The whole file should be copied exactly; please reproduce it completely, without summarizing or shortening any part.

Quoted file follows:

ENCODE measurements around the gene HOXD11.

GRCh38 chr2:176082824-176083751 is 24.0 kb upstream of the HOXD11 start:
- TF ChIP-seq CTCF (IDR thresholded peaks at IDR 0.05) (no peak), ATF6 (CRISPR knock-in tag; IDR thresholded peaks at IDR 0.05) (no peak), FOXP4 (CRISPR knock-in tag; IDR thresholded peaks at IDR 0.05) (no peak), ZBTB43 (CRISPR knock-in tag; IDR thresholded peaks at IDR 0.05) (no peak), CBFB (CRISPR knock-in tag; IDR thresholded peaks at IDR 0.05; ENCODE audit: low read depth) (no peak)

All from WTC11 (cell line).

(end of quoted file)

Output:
ENCODE measurements around the gene HOXD11.

GRCh38 chr2:176082824-176083751 is 24.0 kb upstream of the HOXD11 start:
- TF ChIP-seq CTCF (IDR thresholded peaks at IDR 0.05) (no peak), ATF6 (CRISPR knock-in tag; IDR thresholded peaks at IDR 0.05) (no peak), FOXP4 (CRISPR knock-in tag; IDR thresholded peaks at IDR 0.05) (no peak), ZBTB43 (CRISPR knock-in tag; IDR thresholded peaks at IDR 0.05) (no peak), CBFB (CRISPR knock-in tag; IDR thresholded peaks at IDR 0.05; ENCODE audit: low read depth) (no peak)

All from WTC11 (cell line).